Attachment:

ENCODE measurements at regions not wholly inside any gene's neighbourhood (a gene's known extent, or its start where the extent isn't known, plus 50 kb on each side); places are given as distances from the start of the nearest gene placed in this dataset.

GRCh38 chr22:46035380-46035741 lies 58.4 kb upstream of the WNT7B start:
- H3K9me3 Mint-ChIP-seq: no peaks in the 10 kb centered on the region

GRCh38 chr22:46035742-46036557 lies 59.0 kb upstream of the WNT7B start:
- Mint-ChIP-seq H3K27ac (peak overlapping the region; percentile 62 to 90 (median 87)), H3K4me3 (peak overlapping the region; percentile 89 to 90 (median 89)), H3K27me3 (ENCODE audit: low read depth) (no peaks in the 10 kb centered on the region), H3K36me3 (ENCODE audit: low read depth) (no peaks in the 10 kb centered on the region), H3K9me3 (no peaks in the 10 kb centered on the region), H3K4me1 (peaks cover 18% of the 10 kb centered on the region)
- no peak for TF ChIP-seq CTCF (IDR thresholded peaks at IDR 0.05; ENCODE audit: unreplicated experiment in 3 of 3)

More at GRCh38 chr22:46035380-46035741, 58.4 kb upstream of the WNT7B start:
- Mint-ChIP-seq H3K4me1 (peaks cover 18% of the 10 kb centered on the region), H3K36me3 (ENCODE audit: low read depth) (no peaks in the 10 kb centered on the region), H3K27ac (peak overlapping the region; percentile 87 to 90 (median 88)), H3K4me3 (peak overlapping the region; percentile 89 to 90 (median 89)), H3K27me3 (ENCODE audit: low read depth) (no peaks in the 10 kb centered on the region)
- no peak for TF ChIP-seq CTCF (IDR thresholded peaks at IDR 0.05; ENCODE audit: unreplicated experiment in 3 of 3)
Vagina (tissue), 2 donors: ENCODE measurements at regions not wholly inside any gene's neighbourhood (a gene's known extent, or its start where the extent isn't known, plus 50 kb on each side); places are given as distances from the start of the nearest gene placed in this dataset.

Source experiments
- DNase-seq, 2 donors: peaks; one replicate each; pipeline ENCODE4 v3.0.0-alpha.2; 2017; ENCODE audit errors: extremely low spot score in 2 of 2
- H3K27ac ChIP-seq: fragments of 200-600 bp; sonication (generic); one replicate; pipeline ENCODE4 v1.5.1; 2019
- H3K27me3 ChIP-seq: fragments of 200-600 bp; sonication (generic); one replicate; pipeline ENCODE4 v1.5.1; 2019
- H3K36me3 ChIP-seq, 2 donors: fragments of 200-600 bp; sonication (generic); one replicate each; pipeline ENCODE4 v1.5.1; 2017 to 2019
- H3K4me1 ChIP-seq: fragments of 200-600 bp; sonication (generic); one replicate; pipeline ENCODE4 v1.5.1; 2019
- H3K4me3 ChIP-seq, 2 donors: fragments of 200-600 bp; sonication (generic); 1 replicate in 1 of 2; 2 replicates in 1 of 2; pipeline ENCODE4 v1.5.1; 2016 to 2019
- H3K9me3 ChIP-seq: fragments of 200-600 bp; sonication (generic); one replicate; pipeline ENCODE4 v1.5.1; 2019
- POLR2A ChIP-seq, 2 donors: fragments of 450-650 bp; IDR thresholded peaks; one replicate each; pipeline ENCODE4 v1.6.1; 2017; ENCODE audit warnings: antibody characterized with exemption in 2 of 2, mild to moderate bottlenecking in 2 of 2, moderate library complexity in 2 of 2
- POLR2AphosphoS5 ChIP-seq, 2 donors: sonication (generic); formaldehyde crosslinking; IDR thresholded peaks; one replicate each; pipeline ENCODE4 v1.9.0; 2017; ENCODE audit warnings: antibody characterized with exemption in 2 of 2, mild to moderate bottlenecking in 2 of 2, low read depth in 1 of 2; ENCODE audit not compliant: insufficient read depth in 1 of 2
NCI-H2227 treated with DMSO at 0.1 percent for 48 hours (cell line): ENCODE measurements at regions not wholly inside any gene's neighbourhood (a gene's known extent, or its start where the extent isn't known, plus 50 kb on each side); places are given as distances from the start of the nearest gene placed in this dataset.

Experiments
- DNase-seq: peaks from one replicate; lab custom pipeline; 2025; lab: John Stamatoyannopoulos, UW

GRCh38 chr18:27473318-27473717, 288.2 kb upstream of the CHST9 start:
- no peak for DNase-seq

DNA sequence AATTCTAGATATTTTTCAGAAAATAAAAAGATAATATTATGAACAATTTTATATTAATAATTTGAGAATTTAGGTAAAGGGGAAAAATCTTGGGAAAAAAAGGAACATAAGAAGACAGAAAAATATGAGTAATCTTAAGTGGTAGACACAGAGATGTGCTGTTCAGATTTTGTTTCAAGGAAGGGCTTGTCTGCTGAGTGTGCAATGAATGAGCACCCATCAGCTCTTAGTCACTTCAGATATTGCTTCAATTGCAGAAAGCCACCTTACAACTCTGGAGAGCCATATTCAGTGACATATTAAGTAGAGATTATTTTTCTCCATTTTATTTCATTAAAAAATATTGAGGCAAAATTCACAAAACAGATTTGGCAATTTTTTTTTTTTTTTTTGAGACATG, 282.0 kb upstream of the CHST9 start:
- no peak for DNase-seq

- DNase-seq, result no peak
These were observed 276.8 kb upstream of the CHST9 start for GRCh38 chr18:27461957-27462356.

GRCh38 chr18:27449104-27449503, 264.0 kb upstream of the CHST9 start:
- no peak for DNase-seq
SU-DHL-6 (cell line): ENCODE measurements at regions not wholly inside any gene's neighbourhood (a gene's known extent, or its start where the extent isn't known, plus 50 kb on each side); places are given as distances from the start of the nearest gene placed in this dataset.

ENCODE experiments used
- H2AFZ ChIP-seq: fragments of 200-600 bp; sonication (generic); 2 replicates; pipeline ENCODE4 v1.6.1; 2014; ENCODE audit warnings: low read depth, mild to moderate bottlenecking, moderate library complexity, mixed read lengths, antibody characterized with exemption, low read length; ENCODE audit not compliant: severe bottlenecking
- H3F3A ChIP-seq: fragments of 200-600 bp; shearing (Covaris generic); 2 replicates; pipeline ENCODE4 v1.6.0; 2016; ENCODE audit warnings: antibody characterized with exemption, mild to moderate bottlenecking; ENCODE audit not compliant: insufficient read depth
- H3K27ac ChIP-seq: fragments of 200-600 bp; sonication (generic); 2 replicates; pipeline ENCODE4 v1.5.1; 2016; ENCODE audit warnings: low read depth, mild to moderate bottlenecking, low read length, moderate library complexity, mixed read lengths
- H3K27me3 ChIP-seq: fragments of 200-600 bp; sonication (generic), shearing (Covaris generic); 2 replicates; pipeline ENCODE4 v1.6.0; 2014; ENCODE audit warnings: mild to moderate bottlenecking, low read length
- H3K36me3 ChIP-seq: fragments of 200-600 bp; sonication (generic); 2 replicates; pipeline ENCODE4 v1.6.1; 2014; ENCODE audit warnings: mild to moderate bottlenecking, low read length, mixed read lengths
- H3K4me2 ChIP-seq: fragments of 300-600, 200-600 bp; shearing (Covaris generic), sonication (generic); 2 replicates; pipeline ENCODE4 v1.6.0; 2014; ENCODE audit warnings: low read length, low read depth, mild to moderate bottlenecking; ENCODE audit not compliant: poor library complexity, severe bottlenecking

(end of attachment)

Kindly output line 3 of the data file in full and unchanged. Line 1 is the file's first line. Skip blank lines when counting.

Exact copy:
- H3K9me3 Mint-ChIP-seq: no peaks in the 10 kb centered on the region